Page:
It is no secret that global institutional investors increasingly integrate analysis of environmental, social and governance sustainability factors into their investment decisions.
This reflects a growing consensus that incorporation of sustainability metrics in investment analysis yields greater long-term results. Given the generally less-stringent regulatory environments (or at least poorer records of enforcement) in emerging markets as compared to more advanced economies, emerging market companies present special ESG disclosure challenges. With the exception of the largest firms and those in particularly sensitive industries, the availability of complete and timely ESG disclosure by emerging market companies remains spotty, leaving investors particularly hungry for quality information on sustainability practices.
The incompleteness of disclosure by small-cap and midcap emerging market companies is evidenced by the often-dramatic inconsistencies between the scores an individual company receives from the different ESG research and information services firms, which collect their information in different ways and assign varying weights to particular indicators. This state of affairs undoubtedly contributes to greater risk perception among investors and increased cost of capital for companies. So why does this pattern persist?
As an emerging market investor with an active ownership strategy focused mostly on midcap firms, we often find that our portfolio companies have much more advanced ESG practices than would appear from their annual reports and other capital market disclosures. In fact, we find the companies not infrequently employ competent specialists to identify, measure and address environmental and social risk by adopting best practices. These companies also often have a deeper understanding of the importance of governance and the need for it to evolve in step with the company's development. But the people working on ESG in emerging market companies, and the C-suite executives and board members who oversee them, too often look past a critical part of the audience for communication around their ESG strategy and progress — the investor community.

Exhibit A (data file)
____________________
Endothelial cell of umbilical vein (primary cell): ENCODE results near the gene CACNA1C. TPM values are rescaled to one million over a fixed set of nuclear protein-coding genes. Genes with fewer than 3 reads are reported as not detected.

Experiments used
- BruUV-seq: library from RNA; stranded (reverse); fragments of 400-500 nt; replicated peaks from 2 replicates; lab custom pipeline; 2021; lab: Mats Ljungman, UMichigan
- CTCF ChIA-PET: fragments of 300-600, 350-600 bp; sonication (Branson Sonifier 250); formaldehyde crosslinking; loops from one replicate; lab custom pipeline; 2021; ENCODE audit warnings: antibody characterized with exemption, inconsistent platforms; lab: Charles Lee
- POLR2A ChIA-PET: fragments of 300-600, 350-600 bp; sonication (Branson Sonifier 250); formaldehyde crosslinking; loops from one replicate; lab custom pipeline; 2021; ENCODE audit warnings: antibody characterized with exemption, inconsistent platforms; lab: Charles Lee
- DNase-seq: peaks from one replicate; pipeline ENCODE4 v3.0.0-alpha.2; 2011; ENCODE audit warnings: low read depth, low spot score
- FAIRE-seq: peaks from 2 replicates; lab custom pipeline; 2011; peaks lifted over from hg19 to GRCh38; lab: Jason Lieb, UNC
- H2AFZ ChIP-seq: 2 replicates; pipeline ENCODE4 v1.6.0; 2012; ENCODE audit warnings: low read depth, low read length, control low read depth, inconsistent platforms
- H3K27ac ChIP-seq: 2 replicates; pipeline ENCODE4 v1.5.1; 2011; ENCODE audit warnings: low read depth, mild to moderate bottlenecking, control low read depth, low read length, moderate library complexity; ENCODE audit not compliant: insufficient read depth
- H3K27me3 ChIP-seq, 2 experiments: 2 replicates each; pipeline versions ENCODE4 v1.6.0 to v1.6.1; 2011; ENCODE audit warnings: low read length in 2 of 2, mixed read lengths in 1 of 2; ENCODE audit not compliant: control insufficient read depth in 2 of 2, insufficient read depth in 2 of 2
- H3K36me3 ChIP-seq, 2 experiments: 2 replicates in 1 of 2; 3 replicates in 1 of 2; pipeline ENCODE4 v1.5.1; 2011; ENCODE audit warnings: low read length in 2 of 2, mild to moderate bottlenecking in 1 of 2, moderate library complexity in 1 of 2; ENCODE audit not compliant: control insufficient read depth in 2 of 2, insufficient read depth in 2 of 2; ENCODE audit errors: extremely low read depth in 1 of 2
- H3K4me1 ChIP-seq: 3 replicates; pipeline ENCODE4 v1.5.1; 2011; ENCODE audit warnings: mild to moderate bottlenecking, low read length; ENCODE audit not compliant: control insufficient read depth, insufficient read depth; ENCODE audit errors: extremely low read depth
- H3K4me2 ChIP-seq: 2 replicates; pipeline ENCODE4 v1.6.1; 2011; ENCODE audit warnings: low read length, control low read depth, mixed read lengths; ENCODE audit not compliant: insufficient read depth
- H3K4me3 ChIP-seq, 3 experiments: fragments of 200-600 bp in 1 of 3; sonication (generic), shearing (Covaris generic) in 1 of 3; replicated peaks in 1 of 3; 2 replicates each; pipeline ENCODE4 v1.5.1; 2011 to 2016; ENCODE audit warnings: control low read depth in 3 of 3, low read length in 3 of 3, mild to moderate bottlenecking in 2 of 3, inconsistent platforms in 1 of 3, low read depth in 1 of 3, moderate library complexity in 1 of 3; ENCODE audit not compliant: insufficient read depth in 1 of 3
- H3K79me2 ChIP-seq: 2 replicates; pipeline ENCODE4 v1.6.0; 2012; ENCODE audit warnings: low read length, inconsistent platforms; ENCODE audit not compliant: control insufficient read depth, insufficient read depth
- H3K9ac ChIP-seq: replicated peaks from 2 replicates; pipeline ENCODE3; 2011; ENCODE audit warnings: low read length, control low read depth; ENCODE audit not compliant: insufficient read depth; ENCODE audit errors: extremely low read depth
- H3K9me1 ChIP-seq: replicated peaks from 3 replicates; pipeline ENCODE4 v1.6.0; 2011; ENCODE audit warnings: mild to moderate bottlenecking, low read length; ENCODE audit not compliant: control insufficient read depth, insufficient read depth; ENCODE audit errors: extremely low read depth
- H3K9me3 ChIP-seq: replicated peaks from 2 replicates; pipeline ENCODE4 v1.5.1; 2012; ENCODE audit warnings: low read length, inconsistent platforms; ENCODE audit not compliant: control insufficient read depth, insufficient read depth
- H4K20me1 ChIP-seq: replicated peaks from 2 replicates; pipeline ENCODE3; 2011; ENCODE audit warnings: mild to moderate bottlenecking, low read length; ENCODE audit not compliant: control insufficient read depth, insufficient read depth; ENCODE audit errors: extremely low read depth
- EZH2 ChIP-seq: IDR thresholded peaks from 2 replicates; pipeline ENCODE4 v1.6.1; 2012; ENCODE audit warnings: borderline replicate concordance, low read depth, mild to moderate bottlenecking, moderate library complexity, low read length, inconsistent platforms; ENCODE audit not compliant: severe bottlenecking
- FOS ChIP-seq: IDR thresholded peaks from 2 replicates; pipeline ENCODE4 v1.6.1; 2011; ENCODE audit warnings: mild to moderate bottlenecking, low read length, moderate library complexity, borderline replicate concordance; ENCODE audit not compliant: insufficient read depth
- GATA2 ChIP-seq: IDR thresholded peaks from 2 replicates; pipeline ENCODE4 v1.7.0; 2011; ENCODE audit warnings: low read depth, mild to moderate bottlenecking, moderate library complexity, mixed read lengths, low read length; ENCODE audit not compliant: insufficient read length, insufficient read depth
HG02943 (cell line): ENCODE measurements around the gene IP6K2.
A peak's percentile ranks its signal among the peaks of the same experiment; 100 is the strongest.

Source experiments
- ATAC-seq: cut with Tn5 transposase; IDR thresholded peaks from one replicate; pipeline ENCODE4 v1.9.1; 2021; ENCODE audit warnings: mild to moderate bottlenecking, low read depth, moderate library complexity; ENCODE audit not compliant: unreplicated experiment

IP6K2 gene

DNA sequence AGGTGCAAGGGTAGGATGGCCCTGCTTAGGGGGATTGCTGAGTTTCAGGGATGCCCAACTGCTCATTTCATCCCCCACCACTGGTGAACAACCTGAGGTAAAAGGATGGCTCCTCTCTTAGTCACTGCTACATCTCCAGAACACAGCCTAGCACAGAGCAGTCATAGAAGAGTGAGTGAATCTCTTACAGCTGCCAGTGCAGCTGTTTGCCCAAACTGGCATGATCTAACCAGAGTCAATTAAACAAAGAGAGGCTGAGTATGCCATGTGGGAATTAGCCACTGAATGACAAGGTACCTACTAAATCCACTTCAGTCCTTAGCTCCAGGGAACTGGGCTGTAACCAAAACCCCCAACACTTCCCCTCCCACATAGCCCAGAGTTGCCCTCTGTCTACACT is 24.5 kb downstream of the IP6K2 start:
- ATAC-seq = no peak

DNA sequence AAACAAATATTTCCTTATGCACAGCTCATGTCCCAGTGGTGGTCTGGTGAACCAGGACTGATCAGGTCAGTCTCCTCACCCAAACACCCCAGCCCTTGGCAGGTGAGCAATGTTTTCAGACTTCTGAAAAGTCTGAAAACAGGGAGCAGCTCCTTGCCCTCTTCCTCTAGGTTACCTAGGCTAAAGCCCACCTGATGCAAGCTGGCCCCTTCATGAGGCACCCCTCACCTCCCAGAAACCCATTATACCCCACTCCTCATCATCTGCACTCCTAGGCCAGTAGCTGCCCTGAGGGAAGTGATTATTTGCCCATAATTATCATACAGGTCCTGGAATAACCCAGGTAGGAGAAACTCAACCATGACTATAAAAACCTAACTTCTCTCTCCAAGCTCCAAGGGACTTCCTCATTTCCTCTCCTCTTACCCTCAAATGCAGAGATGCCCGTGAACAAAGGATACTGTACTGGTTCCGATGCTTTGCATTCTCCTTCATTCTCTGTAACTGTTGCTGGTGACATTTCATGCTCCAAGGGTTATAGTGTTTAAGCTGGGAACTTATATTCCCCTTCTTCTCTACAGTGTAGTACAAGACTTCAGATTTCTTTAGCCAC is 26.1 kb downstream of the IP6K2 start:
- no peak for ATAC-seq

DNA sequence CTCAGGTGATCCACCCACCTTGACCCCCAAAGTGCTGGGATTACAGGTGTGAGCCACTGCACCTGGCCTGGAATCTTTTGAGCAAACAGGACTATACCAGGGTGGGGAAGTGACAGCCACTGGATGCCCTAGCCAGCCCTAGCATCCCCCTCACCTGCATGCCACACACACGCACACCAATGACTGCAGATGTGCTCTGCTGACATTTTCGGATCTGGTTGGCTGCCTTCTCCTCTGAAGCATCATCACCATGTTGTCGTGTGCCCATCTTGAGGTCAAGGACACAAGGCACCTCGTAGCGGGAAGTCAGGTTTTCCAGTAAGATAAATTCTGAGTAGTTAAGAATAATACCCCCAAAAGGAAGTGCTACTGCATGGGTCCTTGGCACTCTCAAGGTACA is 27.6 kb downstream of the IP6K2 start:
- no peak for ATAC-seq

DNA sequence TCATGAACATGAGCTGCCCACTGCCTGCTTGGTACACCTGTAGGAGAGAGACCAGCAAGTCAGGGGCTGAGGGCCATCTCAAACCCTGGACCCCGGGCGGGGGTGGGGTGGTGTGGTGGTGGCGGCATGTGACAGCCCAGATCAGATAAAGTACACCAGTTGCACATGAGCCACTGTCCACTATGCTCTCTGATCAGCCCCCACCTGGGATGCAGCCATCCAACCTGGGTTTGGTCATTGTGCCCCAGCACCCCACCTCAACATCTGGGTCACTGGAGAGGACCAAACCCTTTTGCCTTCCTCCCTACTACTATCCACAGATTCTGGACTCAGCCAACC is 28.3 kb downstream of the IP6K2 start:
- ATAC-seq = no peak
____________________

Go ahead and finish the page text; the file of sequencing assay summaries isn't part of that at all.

Most in-house experts on environmental and social issues have technical, regulatory or non-governmental organization backgrounds, with scant experience with the capital markets. So perhaps it should come as little surprise that these small-cap and midcap emerging market companies' specialists are often fully absorbed with their relationships with members of the traditional ESG audience, such as environmental agencies, labor ministries, other regulators, customers and suppliers, unions, human rights groups and local NGOs.
Particularly among newly listed firms, even board members and senior management might think of their environmental and social policies and practices as something of interest primarily to watchdogs and non-financial stakeholders. On the governance side, they might believe it sufficient merely to disclose whether the company complies with basic independence and committee requirements set out in mandatory and voluntary national codes. They are often unaware of integrated disclosure frameworks and standards, such as those of the Global Reporting Initiative and Sustainability Accounting Standards Board that provide models for communicating essential ESG information to investors.